It's no surprise that business plans will differ depending on the size of the company. According to a recent New York Times article, smaller companies are finding greater success by using F-commerce – online commerce through social media sites such as Facebook.
For example, Payvment, a start-up that provides support for Facebook shopping transactions, told the news source that it has "170,000 clients and is signing on about 1,500 stores a week, most with fewer than five employees."
While using Facebook as a storefront can cause challenges to small business owners, such as some customers not feeling comfortable buying directly from it or the fact that founders do not actually own their Facebook pages – Facebook does – those companies are finding greater success in that area than large businesses.
Sucharita Mulpuru, a retail analyst at Forrester, said that organizations finding success, in general, have less than $100,000 in revenue and fewer than 10 employees. She added that, within the last year, large retail stores including Gap and J.C. Penney, had shut down Facebook stores, as consumers are more accustomed to actual company websites.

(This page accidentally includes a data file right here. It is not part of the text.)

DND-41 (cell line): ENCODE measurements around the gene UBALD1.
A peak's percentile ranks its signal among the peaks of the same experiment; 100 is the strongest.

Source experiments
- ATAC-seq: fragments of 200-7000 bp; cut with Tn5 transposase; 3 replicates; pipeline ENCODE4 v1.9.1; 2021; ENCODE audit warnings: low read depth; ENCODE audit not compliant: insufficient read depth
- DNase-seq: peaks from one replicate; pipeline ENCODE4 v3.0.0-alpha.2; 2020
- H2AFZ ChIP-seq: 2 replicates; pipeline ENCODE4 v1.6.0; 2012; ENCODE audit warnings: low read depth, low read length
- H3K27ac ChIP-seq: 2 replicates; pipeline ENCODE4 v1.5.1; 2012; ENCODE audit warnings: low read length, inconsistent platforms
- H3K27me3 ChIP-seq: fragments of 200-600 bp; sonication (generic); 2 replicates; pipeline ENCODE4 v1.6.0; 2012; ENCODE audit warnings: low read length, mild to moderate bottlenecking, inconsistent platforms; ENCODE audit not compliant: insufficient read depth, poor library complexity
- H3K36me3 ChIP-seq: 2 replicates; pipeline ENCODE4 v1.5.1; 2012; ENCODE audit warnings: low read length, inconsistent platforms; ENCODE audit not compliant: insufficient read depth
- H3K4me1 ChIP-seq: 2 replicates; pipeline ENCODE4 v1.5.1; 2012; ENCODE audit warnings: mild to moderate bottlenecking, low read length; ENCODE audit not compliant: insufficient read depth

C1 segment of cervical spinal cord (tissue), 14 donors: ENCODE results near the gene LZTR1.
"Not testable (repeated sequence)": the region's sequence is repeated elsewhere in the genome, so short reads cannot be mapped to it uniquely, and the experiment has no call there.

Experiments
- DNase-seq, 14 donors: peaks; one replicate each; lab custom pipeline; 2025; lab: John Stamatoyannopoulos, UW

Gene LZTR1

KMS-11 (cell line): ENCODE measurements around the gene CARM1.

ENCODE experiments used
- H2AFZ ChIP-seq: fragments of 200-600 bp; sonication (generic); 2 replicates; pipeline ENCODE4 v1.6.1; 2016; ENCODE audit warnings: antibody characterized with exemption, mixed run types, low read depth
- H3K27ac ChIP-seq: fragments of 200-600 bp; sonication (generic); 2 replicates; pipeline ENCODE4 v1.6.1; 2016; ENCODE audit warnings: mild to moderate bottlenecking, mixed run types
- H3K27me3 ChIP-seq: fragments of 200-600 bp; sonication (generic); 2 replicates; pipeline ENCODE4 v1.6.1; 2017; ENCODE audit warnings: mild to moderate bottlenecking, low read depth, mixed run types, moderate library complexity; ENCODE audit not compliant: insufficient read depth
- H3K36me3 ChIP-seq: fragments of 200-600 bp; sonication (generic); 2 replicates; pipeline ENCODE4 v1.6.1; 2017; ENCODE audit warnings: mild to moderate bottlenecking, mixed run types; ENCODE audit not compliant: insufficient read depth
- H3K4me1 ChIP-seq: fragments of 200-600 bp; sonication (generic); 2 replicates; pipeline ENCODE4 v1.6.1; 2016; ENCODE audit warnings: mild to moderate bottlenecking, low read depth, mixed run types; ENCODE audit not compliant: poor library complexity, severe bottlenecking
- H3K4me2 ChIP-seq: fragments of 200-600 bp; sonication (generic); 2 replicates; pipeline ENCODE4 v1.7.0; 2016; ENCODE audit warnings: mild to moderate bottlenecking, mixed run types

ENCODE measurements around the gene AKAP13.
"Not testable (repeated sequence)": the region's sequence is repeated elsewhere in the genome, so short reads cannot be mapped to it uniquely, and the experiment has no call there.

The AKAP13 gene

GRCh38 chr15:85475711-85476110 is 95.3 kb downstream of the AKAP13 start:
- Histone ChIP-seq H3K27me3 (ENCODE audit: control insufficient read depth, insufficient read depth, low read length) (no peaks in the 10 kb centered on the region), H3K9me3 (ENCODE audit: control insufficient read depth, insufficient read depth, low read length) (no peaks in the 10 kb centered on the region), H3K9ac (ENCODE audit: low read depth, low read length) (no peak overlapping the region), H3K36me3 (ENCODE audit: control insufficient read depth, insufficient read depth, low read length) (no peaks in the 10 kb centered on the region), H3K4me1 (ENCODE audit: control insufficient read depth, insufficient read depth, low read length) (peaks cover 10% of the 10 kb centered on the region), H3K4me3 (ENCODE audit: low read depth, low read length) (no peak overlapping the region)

An important aspect to keep in mind though, according to experts, is to cater a company to customer needs. For example, Ashley Gall, owner of Méli Jewelry, said only 15 percent of her company sales happened on Facebook, and as such, she sells on other online outlets and still maintains her own website.
Businesses, both small and large, that want to find innovative ways to connect with their customers would be well-advised to partner with a live answering service, to ensure that each individual consumer will have an outlet to voice any questions, comments or concerns. With professionals available at any time of day to answer phone, email or text message inquiries, customers will feel cared for and appreciated.